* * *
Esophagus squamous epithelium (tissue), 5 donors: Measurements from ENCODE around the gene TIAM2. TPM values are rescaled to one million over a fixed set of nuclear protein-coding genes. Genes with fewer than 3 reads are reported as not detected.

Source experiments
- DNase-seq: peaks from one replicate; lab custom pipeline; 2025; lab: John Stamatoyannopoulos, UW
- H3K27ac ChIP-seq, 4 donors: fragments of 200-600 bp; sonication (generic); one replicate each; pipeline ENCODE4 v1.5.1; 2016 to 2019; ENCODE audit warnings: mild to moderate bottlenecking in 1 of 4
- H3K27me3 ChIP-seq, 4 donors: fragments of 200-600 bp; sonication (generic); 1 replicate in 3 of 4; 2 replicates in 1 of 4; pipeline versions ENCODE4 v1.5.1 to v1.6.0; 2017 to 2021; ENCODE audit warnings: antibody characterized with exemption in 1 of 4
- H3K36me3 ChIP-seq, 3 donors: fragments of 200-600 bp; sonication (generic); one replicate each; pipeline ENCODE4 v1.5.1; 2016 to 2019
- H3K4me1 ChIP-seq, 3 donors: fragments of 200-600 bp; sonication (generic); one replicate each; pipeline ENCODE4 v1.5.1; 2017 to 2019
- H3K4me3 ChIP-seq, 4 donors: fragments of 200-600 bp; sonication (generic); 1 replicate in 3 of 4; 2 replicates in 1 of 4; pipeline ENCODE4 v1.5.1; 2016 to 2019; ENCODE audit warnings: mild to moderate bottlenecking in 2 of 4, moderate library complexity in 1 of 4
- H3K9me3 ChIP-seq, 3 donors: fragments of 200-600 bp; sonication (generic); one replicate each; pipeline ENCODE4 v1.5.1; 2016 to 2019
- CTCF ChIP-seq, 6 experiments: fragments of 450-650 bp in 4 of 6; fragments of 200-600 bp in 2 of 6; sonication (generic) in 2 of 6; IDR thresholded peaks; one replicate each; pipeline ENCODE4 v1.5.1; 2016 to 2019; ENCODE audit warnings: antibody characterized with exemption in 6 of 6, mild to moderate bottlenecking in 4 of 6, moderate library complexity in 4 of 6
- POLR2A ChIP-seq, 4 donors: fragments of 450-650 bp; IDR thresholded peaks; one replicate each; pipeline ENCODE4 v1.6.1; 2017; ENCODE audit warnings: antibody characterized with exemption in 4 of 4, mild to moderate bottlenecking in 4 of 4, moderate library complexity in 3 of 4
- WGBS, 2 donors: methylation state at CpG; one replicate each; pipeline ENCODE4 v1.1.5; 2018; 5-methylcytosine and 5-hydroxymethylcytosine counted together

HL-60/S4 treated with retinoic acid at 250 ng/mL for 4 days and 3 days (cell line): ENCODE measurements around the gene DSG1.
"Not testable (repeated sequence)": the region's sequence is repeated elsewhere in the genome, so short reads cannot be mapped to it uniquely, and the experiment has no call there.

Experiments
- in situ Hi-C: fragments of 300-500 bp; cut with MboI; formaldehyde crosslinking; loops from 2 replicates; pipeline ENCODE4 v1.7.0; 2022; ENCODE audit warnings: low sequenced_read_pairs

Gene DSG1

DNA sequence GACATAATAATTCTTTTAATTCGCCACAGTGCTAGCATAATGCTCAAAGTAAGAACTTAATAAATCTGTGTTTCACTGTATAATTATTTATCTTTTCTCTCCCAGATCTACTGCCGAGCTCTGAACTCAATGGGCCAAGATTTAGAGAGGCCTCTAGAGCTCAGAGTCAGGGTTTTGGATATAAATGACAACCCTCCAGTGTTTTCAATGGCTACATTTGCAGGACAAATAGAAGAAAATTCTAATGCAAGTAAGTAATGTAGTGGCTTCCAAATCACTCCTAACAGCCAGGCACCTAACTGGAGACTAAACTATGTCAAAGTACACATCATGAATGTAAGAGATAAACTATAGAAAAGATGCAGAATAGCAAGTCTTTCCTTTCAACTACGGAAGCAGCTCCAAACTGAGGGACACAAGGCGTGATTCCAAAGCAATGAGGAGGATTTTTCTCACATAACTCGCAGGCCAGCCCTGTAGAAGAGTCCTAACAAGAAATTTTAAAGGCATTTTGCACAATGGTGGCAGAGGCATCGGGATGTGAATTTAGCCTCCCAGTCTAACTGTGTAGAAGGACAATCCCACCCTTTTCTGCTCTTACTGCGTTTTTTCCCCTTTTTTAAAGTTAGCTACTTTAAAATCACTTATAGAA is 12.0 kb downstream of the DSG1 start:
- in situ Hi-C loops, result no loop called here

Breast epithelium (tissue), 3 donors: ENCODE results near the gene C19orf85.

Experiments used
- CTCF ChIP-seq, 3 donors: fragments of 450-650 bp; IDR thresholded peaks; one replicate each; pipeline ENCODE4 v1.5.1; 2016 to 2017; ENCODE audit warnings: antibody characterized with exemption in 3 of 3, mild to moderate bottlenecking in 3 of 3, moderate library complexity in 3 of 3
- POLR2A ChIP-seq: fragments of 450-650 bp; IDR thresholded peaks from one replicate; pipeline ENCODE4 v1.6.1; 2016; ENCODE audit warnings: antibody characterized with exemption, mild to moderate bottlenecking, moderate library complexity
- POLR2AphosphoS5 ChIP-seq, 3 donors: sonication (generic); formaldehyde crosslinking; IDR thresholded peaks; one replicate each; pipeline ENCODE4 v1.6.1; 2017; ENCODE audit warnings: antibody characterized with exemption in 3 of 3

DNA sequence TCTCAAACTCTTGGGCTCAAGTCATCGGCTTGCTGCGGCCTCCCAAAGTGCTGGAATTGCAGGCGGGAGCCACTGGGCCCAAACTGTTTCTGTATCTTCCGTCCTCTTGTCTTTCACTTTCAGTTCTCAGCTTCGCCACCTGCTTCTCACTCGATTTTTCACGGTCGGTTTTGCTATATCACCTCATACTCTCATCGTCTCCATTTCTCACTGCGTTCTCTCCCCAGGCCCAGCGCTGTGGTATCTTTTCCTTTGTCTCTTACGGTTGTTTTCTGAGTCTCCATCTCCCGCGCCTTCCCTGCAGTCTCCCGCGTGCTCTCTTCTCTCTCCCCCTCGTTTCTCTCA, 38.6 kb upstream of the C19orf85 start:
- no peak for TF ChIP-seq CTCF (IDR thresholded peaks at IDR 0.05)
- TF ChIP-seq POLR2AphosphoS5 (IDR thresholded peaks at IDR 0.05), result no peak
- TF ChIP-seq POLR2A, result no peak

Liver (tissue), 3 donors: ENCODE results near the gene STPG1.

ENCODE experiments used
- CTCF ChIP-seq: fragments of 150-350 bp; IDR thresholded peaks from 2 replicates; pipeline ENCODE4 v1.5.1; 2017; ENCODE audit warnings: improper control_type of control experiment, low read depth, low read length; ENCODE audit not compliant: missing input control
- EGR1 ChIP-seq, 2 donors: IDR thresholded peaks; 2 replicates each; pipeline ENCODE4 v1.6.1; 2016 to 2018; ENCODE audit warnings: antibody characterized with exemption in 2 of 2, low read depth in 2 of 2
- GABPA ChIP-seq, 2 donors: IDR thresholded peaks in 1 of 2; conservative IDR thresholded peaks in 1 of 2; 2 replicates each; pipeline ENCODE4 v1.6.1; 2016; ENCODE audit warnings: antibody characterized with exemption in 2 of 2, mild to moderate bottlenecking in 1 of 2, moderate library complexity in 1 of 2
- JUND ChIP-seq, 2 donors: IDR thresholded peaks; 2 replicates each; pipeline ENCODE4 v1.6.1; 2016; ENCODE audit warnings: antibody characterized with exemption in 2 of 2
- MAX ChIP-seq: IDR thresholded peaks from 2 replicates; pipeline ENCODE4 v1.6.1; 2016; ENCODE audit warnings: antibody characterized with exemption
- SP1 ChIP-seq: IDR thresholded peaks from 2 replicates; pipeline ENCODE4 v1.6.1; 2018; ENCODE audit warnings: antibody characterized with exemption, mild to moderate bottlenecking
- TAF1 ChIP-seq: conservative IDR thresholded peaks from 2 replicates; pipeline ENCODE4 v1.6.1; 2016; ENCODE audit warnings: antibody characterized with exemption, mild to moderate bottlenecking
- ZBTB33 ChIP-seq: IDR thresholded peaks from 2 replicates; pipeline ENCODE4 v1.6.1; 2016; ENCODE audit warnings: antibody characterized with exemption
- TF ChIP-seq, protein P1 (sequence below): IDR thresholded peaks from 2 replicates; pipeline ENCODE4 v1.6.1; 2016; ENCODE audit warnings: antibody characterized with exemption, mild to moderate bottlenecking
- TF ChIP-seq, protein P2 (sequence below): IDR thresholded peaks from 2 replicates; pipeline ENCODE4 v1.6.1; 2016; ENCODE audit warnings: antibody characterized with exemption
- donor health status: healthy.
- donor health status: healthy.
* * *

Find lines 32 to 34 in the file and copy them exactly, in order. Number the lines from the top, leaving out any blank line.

- EGR1 ChIP-seq, 2 donors: IDR thresholded peaks; 2 replicates each; pipeline ENCODE4 v1.6.1; 2016 to 2018; ENCODE audit warnings: antibody characterized with exemption in 2 of 2, low read depth in 2 of 2
- GABPA ChIP-seq, 2 donors: IDR thresholded peaks in 1 of 2; conservative IDR thresholded peaks in 1 of 2; 2 replicates each; pipeline ENCODE4 v1.6.1; 2016; ENCODE audit warnings: antibody characterized with exemption in 2 of 2, mild to moderate bottlenecking in 1 of 2, moderate library complexity in 1 of 2
- JUND ChIP-seq, 2 donors: IDR thresholded peaks; 2 replicates each; pipeline ENCODE4 v1.6.1; 2016; ENCODE audit warnings: antibody characterized with exemption in 2 of 2